Advertisement

Estimating trends in prevalence of undernourishment: advantages of using HCES over the FAO approach in a case study from Cameroon

  • Jean Joël AmbagnaEmail author
  • Sandrine Dury
  • Marie Claude Dop
Original Paper
  • 99 Downloads

Abstract

Global and national food security policies require a good knowledge of trends in prevalence of undernourishment (PoU). Progress towards the Sustainable Development Goals might be difficult to assess if trends in undernourishment are not correctly estimated. However, methods of estimating PoU are still subject to debate. FAO Food Balance Sheets are used to measure food availability and undernourishment at country level. The aim of this paper is to compare trends in PoU using the FAO approach to that using Household Consumption and Expenditure Surveys (HCES). We used FAO Food Balance Sheets and parameters, and two nationwide representative Cameroonian Household Surveys (ECAM), conducted by the National Institute of Statistics (INS) in 2001 and 2007. Our findings, based on ECAM, show that 38% and 24% of the population were undernourished in 2001 and 2007, respectively. FAO estimates were 29% in 2001 and 17% in 2007. Both approaches showed a downward trend in PoU, but ECAM results showed a greater decrease. Using ECAM enabled disaggregation of trends in PoU by area of residence and region. This, in turn, will enable better targeting of vulnerable areas and disadvantaged segments of the population. The North and Far-North regions of the country were facing major food insecurity problems at the time of the surveys.

Keywords

Undernourishment Heterogeneity FAO HCES 

Notes

Acknowledgements

The authors would like to thank Romain Tchakoute from INS (Cameroon) who provided ECAM data, Nicolas Bricas (CIRAD, Montpellier, France) and Ibrahima Bocoum (University of Laval, Montreal, Canada) for their helpful comments. They also warmly thank the scientific editor and the two referees of Food Security for their relevant comments and repeated exchanges, which helped us to improve the original version significantly.

Compliance with ethical standards

Conflict of interest

The authors declare that they have no conflict of interest.

References

  1. Abdullah, Zhou, D., Shah, T., Ali, S., Ahmad, W., Din, I. U., & Ilyas, A. (2017). Factors affecting household food security in rural northern hinterland of Pakistan. Journal of the Saudi Society of Agricultural Sciences.  https://doi.org/10.1016/j.jssas.2017.05.003.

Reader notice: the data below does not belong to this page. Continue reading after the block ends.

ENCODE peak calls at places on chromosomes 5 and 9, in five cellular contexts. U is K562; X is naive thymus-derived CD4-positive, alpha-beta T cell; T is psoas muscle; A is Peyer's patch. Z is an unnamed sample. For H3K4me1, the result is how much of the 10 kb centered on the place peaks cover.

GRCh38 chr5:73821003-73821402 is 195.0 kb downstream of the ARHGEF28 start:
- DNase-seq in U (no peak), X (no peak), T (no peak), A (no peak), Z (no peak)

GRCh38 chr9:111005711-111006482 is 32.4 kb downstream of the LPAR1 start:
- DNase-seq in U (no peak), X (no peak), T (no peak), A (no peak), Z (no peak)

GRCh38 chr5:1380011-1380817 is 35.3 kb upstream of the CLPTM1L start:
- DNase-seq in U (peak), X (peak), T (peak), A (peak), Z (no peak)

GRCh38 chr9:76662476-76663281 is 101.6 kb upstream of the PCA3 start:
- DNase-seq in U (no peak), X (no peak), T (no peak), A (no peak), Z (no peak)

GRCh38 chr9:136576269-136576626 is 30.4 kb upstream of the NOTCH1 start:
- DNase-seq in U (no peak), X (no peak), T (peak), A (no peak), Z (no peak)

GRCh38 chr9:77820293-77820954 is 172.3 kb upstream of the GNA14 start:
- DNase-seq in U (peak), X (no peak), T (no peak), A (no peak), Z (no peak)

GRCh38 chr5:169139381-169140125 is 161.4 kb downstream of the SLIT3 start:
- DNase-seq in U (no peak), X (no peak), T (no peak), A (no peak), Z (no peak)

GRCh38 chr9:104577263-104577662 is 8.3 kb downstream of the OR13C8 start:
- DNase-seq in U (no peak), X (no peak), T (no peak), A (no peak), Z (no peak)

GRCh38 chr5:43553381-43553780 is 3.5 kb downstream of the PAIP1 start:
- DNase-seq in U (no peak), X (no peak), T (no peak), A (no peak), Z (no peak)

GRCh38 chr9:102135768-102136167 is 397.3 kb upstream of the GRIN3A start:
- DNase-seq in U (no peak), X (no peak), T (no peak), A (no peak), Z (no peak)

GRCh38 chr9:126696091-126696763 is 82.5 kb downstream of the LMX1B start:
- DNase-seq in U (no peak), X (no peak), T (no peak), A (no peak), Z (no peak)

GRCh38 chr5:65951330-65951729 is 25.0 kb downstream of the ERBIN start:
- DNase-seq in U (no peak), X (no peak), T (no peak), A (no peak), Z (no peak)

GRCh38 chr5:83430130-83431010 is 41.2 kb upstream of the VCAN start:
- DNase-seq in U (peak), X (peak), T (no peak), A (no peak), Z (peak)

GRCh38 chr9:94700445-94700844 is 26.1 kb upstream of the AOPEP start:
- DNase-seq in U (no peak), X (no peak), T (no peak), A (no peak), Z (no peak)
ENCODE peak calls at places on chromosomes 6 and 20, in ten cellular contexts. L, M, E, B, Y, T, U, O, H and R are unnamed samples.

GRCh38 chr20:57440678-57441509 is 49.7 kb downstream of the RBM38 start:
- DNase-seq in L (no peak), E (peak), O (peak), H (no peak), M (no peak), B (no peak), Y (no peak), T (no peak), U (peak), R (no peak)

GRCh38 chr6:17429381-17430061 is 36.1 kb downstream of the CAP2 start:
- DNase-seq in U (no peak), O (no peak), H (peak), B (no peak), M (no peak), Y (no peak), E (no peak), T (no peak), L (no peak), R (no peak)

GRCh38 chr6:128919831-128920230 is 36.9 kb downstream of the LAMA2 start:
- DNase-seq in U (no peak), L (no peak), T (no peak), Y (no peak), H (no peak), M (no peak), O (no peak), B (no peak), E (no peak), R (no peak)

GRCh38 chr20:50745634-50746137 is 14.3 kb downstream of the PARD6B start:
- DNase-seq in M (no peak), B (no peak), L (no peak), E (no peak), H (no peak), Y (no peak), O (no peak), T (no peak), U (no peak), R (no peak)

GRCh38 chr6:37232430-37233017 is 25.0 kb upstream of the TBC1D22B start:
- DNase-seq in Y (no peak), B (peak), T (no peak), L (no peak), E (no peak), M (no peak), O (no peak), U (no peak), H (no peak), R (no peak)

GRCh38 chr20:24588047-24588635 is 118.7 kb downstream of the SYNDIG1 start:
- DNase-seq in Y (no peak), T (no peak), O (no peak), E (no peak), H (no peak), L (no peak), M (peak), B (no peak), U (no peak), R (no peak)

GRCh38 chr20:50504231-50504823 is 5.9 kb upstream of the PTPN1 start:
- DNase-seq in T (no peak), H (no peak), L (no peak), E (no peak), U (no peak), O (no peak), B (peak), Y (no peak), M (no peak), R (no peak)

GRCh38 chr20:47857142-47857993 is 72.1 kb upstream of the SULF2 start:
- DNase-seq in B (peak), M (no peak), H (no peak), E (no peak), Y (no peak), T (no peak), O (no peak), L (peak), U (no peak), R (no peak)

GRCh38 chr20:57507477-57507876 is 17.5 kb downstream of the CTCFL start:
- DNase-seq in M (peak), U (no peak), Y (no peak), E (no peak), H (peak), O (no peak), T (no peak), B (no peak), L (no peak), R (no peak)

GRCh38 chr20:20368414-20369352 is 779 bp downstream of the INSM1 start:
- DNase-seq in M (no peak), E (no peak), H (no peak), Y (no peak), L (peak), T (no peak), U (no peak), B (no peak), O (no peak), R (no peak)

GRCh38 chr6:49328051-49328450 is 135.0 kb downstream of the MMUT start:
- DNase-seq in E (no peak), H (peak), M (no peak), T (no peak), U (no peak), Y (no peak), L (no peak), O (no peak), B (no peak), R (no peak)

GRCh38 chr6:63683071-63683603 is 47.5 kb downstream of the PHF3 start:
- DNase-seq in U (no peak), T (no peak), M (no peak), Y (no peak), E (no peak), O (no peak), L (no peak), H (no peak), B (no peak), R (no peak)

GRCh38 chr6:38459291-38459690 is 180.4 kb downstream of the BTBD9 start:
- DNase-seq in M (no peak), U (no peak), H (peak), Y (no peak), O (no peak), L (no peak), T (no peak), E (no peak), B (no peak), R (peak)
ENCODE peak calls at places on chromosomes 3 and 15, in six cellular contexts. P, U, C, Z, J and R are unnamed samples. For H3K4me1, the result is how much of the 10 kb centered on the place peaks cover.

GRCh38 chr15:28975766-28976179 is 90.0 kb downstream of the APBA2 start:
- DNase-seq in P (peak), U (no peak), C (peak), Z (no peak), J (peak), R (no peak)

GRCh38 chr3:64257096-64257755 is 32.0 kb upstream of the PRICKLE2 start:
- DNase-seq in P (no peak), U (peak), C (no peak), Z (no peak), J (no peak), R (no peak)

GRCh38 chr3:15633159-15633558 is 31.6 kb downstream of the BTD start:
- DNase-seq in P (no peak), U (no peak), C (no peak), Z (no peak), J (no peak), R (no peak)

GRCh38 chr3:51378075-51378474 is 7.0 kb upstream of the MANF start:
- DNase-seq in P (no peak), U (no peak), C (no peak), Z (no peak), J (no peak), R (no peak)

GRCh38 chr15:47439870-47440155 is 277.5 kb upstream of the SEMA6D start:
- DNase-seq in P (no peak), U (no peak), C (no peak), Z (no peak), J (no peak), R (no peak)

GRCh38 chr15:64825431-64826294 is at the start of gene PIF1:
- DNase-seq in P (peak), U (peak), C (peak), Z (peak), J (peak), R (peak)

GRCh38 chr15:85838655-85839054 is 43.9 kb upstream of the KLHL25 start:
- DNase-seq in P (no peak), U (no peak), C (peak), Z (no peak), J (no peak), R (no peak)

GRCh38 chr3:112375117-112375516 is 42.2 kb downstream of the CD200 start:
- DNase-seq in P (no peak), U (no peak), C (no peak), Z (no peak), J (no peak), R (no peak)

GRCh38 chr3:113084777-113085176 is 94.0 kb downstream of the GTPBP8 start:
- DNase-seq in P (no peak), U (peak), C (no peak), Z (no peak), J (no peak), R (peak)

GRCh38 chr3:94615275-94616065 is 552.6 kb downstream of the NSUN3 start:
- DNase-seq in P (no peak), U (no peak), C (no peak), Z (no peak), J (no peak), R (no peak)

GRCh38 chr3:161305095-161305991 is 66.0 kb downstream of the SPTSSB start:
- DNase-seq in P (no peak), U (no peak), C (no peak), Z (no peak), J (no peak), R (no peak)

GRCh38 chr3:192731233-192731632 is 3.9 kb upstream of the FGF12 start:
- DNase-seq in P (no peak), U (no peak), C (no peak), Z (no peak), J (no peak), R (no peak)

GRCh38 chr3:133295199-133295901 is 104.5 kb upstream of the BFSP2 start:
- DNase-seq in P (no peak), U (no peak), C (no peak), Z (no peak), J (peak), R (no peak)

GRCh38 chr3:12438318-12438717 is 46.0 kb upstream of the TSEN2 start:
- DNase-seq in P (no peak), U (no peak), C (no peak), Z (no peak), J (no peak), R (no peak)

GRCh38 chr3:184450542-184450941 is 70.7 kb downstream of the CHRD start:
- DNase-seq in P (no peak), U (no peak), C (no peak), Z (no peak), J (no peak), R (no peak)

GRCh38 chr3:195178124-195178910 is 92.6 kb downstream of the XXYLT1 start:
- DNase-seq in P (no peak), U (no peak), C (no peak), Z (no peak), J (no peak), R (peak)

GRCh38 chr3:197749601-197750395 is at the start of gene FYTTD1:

2. Annegers, J. F. (1973). Seasonal food shortages in West Africa. Ecology of Food and Nutrition, 2(4), 251–257.  https://doi.org/10.1080/03670244.1973.9990345.CrossRefGoogle Scholar
  3. Bashir, M. K., Schilizzi, S., & Pandit, R. (2013). Impact of socio-economic characteristics of rural households on food security: The case of the Punjab. Pakistan. Journal of Animal and Plant Sciences, 23(2), 611–618.Google Scholar
  4. Bocoum, I., Dury, S., Egg, J., Herrera, J., & Prevel, Y. M. (2014). Does monetary poverty reflect caloric intake? Food Security, 6(1), 113–130.  https://doi.org/10.1007/s12571-013-0318-0.CrossRefGoogle Scholar
  5. Bogale, A. (2012). Vulnerability of smallholder rural households to food insecurity in eastern Ethiopia. Food Security, 4(4), 581–591.  https://doi.org/10.1007/s12571-012-0208-x.CrossRefGoogle Scholar
  6. Borlizzi, A., Delgrossi, M. E., & Cafiero, C. (2017). National food security assessment through the analysis of food consumption data from household consumption and expenditure surveys: The case of Brazil’s Pesquisa de Orçamento Familiares 2008/09. Food Policy, 72(Supplement C), 20–26.  https://doi.org/10.1016/j.foodpol.2017.08.009.CrossRefGoogle Scholar
  7. Carling, K. (2000). Resistant outlier rules and the non-Gaussian case. Computational Statistics & Data Analysis, 33(3), 249–258.  https://doi.org/10.1016/S0167-9473(99)00057-2.CrossRefGoogle Scholar
  8. De Haen, H., Klasen, S., & Qaim, M. (2011). What do we really know? Metrics for food insecurity and undernutrition. Food Policy, 36(6), 760–769.  https://doi.org/10.1016/j.foodpol.2011.08.003.CrossRefGoogle Scholar
  9. Deaton, A., & Dréze, J. (2009). Food and nutrition in India: Facts and interpretations. Economic and Political Weekly, 44(7), 42–65.Google Scholar
  10. Dury, S., & Essomba, J.-M. (Eds.). (2012). Dictionnaire des cultures alimentaires. Paris: PUF.Google Scholar
  11. FAO. (2003). « Les bilans alimentaires ». FAO. http://www.fao.org/docrep/005/x9892f/x9892f00.htm. Accessed 4 Nov 2016.
  12. FAO. (2004a). The state of food insecurity in the world: Monitoring the progress towards the world food summit and Millenium development goals. Rome: FAO.Google Scholar
  13. FAO. (2004b). Human energy requirements report of a joint FAO/WHO/UNU expert consultation. Rome: FAO.Google Scholar
  14. FAO. (2005). The state of food insecurity in the world: Eradicating world hunger-key to achieving the Millenium development goals. Rome: FAO.Google Scholar
  15. FAO, INFOODS, WAHO, & Biodiversity International. (2012). West African food composition table. In FAO.Google Scholar